More than 900 independent, not-for-profit research institutes work across the United States to support research and technological innovation and training in a wide range of sciences. In Massachusetts, a state widely considered one of the most important, if not leading, research hubs anywhere in the world, there are only seven independent research institutes: Broad Institute, Forsyth Institute and Whitehead Institute in Cambridge; Marine Biological Laboratory and Woods Hole Oceanographic Institution in Falmouth; and the Dana Farber Cancer Institute and Joslin Diabetes Center in Boston.
These Massachusetts-based institutes continue to thrive by focusing on innovation. The Broad Institute seeks to transform medicine by identifying biological processes at the molecular level to understand their innermost workings. Woods Hole Oceanographic researches everything from the bacterium that causes Lyme disease to drought prediction to the impact of glaciers on oceans. The Whitehead Institute investigates dozens of biological mechanisms to determine the origins of Parkinson’s and the genetic foundation of autism. And at Forsyth, the world’s leading independent organization dedicated to scientific research and translation in oral health and related biomedical sciences, a team of scientists is developing novel saliva-based diagnostics, and preventative and curative treatments and products that will advance oral and overall health across the globe.
The spirit of innovation that imbues Massachusetts institutes is not just a matter of using scientific research to benefit humankind. Transforming biological knowledge into game-changing medical advances is critically necessary in an era of shrinking federal government resources. Independent research institutes must not only develop concepts, ideas, and opportunities that lead to new pharmaceutical and consumer products. They must also identify breakthroughs that will have lasting impact within their field of expertise.
For many decades, Forsyth has been a top research grant recipient from the National Institutes of Health and other federal agencies. Forsyth proudly boasts a long track record of scientific breakthroughs that have transformed dental medicine and overall health. Our outstanding reputation is bolstered by a wide network of collaboration and support for exploratory research, preclinical studies, clinical trials and product development.
Like any institute, Forsyth cannot rest on its laurels. Compelled by human needs and an understanding that future success depends upon innovation, the Institute has embraced new and broader directions over the past decade, including areas such as human genomics and systems biology for individualized oral medicine; new diagnostics and therapeutics, including novel classes of terminators of inflammation which also promote tissue regeneration; and deciphering the dynamic interplay between humans and the trillions of bacterial passengers – the so-called ‘human microbiome’ – that inhabit the body, many through the oral cavity.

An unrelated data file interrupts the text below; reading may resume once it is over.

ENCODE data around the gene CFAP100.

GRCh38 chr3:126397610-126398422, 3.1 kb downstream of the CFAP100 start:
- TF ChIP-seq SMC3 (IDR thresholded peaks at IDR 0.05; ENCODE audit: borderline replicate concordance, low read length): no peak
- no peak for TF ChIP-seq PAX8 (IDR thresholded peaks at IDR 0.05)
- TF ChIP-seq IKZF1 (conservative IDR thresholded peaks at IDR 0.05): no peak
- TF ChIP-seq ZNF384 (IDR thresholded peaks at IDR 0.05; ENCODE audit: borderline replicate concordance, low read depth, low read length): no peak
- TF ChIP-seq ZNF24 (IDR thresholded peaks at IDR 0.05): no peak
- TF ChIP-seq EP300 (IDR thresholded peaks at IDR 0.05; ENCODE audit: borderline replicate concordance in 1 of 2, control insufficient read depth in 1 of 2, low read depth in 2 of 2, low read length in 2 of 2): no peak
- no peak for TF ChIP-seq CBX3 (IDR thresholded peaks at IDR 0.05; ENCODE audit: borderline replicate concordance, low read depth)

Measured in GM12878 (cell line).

For an organization like Forsyth, achieving new goals and aspirations means developing best-in-class research facilities, recruiting the best new scientists, and undertaking important research challenges. For example, backed by a $4.1 million capital grant from the Massachusetts Life Sciences Center (MLSC), the newly-created Forsyth Salivary Diagnostic Center (FCSD) will soon begin work on developing and commercializing saliva-based tests to replace costly and inconvenient blood-based disease detection tests that are currently used at virtually every level of medical diagnostics. Because saliva is easily obtained in a non-invasive, painless manner, it has the potential to become the diagnostic of choice for infants, children and indeed people of all ages, and will yield new opportunities for early disease detection and prevention.
Microbiologists at Forsyth also have developed a proprietary, one-of-a-kind ‘gene chip’ technology that can detect 300 of the most prevalent oral bacteria. This breakthrough is now being used to explore the entire community of oral bacteria that can cause periodontitis (gum diseases), which afflicts 40 percent of adults in the United States, and is associated serious medical conditions including diabetes, premature birth, and cardiovascular diseases. Forsyth is also working hard to fully understand why people develop gum disease, how the disease progresses, and how to predict active disease before it occurs. These findings will likely lead to new commercial product applications.
The nature of independent research Institutes has and will continue to change over the course of time, but one constant will remain. The freedom they provide to researchers to focus on breakthroughs will lead to novel treatments, medical advances and betterment for humankind across the earth.